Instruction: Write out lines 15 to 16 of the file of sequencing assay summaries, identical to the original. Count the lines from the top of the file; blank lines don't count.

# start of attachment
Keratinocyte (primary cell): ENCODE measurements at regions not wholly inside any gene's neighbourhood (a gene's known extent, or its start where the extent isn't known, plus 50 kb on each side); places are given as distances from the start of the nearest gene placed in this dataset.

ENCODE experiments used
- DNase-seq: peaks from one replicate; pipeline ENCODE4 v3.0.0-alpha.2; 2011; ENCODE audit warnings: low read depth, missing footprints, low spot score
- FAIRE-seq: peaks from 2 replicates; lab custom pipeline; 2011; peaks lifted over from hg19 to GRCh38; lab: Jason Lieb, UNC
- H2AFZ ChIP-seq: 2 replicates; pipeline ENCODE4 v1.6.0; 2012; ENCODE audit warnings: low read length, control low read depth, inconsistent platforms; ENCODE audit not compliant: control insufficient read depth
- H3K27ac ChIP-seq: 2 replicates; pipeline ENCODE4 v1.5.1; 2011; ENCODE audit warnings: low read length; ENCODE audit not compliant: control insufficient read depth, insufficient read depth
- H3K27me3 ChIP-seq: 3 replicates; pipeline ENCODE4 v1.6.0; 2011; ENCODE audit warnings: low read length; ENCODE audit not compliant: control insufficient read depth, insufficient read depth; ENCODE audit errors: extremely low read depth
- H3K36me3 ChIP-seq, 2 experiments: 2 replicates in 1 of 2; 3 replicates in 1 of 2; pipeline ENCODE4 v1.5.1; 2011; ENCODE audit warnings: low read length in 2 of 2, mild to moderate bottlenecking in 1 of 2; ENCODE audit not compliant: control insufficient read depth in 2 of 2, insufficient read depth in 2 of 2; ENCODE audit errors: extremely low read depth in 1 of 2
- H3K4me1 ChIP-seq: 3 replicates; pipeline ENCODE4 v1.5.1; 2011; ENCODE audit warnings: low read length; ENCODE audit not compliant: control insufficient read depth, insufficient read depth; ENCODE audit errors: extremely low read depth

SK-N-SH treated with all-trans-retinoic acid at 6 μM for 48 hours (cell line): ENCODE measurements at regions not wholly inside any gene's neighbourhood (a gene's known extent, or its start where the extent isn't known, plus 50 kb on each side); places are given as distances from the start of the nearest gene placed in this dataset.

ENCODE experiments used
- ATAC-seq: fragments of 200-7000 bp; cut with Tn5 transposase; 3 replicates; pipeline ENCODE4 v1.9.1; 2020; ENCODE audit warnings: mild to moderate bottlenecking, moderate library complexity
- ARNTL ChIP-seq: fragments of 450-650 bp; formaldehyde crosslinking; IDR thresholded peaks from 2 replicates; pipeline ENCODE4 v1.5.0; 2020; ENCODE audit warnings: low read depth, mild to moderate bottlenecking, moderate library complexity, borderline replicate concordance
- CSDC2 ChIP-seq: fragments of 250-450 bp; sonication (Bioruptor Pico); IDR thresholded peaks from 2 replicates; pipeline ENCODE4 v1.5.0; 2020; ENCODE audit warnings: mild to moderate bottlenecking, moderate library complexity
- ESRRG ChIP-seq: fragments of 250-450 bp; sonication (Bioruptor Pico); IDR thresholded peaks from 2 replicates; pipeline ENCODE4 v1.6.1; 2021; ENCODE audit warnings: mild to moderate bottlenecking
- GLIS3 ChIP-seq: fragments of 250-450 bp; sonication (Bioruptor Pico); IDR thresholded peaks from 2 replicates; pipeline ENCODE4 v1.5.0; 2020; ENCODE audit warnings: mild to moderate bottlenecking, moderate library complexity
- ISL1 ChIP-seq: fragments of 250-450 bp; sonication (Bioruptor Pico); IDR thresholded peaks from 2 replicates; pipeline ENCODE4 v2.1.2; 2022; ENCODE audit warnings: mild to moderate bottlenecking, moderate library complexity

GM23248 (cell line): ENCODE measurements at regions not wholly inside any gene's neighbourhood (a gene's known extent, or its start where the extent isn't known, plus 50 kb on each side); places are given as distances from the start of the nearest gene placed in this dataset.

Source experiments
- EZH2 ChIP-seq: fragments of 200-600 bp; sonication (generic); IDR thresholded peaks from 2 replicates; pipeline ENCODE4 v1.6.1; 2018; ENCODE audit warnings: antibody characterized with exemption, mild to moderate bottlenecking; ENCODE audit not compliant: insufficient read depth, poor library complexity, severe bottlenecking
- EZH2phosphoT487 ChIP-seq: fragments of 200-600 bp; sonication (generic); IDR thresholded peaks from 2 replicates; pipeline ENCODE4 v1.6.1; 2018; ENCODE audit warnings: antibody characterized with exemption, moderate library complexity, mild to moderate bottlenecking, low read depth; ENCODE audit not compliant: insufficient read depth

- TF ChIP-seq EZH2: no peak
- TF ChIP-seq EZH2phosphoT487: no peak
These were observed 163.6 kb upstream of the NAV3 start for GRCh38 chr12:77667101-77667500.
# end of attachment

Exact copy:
- ESRRG ChIP-seq: fragments of 250-450 bp; sonication (Bioruptor Pico); IDR thresholded peaks from 2 replicates; pipeline ENCODE4 v1.6.1; 2021; ENCODE audit warnings: mild to moderate bottlenecking
- GLIS3 ChIP-seq: fragments of 250-450 bp; sonication (Bioruptor Pico); IDR thresholded peaks from 2 replicates; pipeline ENCODE4 v1.5.0; 2020; ENCODE audit warnings: mild to moderate bottlenecking, moderate library complexity